The reality is Obama has shown, time and time again, that he simply will not commit ground troops. But ground troops are exactly what is needed. For proof that airstrikes alone are insufficient, all we have to do is to look at the results of our airstrikes against ISIS in Iraq and other areas. Report after report confirms it: Why Airstrikes Against ISIS May Not Be Enough by the Wall Street Journal, GOP to Obama: Airstrikes Not Enough To Stop ISIS in Iraq by CBS News, ISIS Fighter Says U.S. Airstrikes Aren’t Effective, by CNN and the list goes on.
So if airstrikes have not worked in Iraq for over five years against ISIS and other extremists, what makes the administration think that it will work in Syria?
Now add in Russia’s support of al-Assad. Case in point: In September, a U.S.-Russian effort to broker a ceasefire collapsed amid mutual recrimination. And as a result, Assad’s forces backed by Russian air power launched an assault on rebel-held eastern Aleppo.
And it gets worse.
This October (2016) Russia sent more air defense missiles to Syria. Russian Defense Ministry spokesman Maj. Gen. Igor Konashenkov said, “a battery of the S-300 air defense missile systems had been deployed to Syria. The deployment adds more punch to the Russian military force in Syria. This force already includes long-range S-400 missile defense systems and an array of other surface-to-air missiles at the Hemeimeem air base in Syria’s coastal province of Latakia.”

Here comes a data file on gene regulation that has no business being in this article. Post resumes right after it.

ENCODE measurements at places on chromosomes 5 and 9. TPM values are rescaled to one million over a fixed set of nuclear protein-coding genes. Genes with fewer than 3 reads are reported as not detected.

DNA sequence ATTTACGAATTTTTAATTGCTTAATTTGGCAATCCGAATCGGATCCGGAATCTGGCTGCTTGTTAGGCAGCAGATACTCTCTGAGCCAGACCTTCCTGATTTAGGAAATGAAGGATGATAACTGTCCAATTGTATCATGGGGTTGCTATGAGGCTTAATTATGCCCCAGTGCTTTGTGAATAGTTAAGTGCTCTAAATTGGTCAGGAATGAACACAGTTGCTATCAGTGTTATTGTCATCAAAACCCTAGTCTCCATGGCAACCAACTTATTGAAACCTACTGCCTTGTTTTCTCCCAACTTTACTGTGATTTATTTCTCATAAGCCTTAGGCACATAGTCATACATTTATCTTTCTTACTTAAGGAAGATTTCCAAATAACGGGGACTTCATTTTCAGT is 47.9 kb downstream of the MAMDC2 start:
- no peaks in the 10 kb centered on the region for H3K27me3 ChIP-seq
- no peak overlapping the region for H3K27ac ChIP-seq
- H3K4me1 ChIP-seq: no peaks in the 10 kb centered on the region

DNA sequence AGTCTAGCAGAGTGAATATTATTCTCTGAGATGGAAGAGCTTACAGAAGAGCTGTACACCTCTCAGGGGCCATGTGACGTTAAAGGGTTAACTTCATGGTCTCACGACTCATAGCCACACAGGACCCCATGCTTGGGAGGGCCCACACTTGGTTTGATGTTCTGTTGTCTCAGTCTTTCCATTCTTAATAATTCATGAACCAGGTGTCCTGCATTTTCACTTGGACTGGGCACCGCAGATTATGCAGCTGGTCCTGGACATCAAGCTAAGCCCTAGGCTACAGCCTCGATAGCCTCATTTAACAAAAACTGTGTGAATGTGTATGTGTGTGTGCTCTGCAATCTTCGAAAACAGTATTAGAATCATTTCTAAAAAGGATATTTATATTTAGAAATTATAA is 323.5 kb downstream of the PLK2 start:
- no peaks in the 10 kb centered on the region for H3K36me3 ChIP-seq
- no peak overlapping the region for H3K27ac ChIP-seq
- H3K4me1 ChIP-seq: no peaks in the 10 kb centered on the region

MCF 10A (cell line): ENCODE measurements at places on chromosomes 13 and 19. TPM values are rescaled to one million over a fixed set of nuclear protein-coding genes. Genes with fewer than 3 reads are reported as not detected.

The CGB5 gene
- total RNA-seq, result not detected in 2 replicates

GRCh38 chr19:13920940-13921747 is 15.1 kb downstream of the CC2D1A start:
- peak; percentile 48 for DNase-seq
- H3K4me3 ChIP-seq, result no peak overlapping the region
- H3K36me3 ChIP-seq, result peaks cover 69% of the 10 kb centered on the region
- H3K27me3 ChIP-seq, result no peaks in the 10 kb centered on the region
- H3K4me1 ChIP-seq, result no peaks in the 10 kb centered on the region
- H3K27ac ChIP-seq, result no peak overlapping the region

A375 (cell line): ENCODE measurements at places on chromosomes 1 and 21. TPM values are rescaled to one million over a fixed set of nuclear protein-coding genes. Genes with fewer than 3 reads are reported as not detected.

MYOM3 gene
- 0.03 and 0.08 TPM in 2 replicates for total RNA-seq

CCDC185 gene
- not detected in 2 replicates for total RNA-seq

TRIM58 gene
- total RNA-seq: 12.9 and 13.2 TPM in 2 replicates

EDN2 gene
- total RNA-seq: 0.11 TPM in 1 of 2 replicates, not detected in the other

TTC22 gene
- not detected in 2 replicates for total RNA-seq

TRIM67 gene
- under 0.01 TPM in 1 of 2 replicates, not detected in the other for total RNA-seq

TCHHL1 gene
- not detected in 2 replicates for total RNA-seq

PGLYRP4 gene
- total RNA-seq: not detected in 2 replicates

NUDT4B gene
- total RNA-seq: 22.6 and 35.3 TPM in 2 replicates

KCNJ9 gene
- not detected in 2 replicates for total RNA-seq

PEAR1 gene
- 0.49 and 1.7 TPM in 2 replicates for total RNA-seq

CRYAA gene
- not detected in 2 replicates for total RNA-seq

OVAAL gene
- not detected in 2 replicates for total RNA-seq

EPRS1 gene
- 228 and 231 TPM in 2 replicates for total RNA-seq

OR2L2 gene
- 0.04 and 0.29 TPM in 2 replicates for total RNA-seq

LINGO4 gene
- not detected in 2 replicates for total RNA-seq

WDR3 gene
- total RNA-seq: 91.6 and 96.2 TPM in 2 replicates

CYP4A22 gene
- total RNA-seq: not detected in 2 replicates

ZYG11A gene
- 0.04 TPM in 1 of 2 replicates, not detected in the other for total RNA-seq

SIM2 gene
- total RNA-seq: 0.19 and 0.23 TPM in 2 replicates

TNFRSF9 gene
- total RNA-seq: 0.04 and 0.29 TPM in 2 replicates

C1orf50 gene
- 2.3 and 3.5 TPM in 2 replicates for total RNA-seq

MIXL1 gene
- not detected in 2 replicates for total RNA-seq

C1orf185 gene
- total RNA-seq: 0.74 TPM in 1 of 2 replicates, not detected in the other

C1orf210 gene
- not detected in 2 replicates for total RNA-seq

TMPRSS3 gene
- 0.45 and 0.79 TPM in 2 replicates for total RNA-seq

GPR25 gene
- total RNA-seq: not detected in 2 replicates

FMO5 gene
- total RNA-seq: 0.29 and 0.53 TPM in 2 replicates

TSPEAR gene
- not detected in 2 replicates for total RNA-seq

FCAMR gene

The S-300 missile system is a sophisticated long-range system capable of striking enemy aircraft and cruise missiles up to 250 kilometers (155 miles) away.
The S-300 deployment announcement came just one day after the U.S. announced it was suspending direct diplomatic contacts with Russia. Washington’s decision followed the collapse of the Russia-U.S.-brokered cease-fire in Syria and the Syrian army’s onslaught on Aleppo backed by Russian warplanes.
Which makes our point: al-Assad was losing the ground war. But with the help of Russia and a combination of air and ground forces, Assad has turned the tides. If we stand any chance of “winning” we must go on the offensive.